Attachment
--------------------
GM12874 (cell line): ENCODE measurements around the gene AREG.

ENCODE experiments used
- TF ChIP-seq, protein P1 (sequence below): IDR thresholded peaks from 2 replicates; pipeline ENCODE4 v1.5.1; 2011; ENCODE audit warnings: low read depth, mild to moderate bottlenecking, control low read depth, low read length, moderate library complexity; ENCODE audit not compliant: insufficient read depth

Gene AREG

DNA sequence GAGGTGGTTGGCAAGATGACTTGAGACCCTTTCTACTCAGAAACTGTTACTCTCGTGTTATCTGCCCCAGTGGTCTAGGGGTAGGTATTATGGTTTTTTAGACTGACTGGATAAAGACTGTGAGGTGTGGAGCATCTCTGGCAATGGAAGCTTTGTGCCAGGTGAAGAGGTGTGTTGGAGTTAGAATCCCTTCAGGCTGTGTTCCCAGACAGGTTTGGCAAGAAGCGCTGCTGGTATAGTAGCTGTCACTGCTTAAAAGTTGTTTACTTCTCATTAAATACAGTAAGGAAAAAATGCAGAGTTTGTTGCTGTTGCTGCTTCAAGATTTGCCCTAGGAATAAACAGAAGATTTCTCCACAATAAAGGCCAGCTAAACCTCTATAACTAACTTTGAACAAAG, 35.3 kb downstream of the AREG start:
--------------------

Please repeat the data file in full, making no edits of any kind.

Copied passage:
GM12874 (cell line): ENCODE measurements around the gene AREG.

ENCODE experiments used
- TF ChIP-seq, protein P1 (sequence below): IDR thresholded peaks from 2 replicates; pipeline ENCODE4 v1.5.1; 2011; ENCODE audit warnings: low read depth, mild to moderate bottlenecking, control low read depth, low read length, moderate library complexity; ENCODE audit not compliant: insufficient read depth

Gene AREG

DNA sequence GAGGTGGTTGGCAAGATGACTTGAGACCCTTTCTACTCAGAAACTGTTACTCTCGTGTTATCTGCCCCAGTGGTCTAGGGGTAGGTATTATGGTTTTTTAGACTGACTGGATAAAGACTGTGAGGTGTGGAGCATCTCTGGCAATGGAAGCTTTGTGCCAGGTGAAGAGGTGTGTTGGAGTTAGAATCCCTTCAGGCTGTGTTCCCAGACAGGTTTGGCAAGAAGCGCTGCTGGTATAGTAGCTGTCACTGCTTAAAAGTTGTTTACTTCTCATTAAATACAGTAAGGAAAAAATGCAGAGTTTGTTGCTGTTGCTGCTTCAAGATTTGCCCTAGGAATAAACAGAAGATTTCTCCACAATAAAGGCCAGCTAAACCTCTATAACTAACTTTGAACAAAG, 35.3 kb downstream of the AREG start: